If Reese's Peanut Butter Cups taught us anything, it's that two great tastes taste great together. Mind you, his has nothing to do with the following analysis of Legion of Night, it's just an attempt to have a witty lead-in.
Steve Gerber is emblematic of a certain time at Marvel Comics, one in which, even in the bog-standard superhero books, it was more than possible to get away with stories that were weird, completely in their own world, and on occasion, oddly personal. I have (with tongue ever so slightly in cheek) called this the Magical Cocaine Unicorn Party era, as the mythologising of this period, like the early 1970's period of film making in Hollywood, is lionized as a moment when geniuses were allowed to roam free and then the corporations came in and Ruined It For Everyone.
This is, of course, largely nonsense, as both periods, however creative, are more distinguished by rampant self-indulgence more than anything, and a body of work perhaps best justified as being done in-between bong hits or something. Nevertheless, of the writers working back then, Gerber's work is as close to fulfilling the promise of the times than anything else.
Whilce Portacio, on the other hand, is emblematic of another time , a time when artists were in ascendancy at Marvel and their every whim was catered to. Mind you, this still didn't stop Portacio and a number of other hot artists from breaking away to form Image Comics a bit later, which forever excoriated them as money-grubbing primadonnas who left the welcoming arms of Marvel to do their own thing and get a bigger slice of the pie. No, seriously--this is what people were saying.
Thankfully, before all this happened, Gerber and Portacio collaborated on the two-issue miniseries LEGION OF NIGHT, and I'm rather glad they did, because it's certainly a singular piece of work, both for the artist, the writer, and the company itself. In many ways, well before the advent of Marvel's MAX imprint, it's almost a Vertigo book.
It's also going to be damned hard to review, as it's rather . . .elliptical. Let me demonstrate by trying to summarise it. Nominally, the story is this--a cult resurrects Fin Fang Foom (or a demon posing as him, because heaven knows, Fin Fang Foom's reputation must be preserved), who then proceeds to . . .suck the world into his dream, and the world will end if he's awake and also he has to get this girl pregnant, and the nominal "hero" of the book gets shot, stabbed, and takes a header out of a 30-story building and spends the rest of the story being not dead and also turning into Omen, who is the leader of the Legion and generally drives the story forward.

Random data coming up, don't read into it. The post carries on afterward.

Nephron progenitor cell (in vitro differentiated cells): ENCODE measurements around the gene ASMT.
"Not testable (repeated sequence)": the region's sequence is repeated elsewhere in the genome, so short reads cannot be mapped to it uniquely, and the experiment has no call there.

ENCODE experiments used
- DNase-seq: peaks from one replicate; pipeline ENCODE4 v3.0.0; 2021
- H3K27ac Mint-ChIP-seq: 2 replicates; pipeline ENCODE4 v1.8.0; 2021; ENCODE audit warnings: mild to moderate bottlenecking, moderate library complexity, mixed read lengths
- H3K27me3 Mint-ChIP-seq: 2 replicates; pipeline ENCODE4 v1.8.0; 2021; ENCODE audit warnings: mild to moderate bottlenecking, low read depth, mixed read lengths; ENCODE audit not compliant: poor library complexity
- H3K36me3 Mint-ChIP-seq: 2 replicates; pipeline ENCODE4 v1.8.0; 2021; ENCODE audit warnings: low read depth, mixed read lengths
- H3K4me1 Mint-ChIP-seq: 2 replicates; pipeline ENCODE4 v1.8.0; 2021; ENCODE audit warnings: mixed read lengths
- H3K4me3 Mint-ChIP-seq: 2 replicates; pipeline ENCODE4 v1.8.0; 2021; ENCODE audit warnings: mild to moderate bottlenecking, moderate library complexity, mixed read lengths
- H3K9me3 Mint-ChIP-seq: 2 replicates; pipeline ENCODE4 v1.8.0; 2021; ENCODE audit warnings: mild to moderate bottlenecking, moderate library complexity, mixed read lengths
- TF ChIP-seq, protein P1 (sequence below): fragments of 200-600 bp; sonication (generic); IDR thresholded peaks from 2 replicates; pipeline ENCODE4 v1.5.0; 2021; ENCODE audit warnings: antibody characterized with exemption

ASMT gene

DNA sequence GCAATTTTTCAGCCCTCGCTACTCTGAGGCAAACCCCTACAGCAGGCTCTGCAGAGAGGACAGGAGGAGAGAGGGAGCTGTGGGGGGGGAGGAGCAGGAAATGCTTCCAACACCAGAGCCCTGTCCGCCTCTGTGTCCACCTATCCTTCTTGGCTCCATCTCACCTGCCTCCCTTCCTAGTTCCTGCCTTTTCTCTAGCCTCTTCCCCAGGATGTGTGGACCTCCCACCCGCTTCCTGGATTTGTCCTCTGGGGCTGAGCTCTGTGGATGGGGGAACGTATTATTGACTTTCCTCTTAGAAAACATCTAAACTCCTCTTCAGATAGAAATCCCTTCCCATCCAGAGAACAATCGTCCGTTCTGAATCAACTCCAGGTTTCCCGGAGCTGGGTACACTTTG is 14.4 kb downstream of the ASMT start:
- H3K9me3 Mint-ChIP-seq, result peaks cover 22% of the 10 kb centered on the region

It's . . .very confusing.
Nevertheless, if one is willing to get into the spirit of it, there's an intriguing story here, full of familiar things for the longtime Marvel reader (even moreso if you're a Gerber fan--the Legion is largely made up of supporting characters from various books he's worked on) lover of satire (Gerber has few good things to say on the subject of cults) and the aficionado of generally weird stuff (More than once, the reader is subjected to some very odd and disturbing images, not least Baby Fin Fang Foom) it's helped immeasurably by Portacio's art, which is in full Jim Lee-by-way-of-Bill-Sinkiewicz mode, which gives the whole thing exactly the right kind of edge.
I can't exactly recommend it--it's more a curio than something You Must Read. But it's an interesting, strange artefact of several different times, possessing none of what usually distinguishes either creator's output, and it's certainly not the kind of thing one would expect the parent company to publish, mired as it was in the apex of its "play it safe" days, but perhaps, paradoxically, because of all of these things it's worth seeking out.
Certainly, there's nothing like it before or since.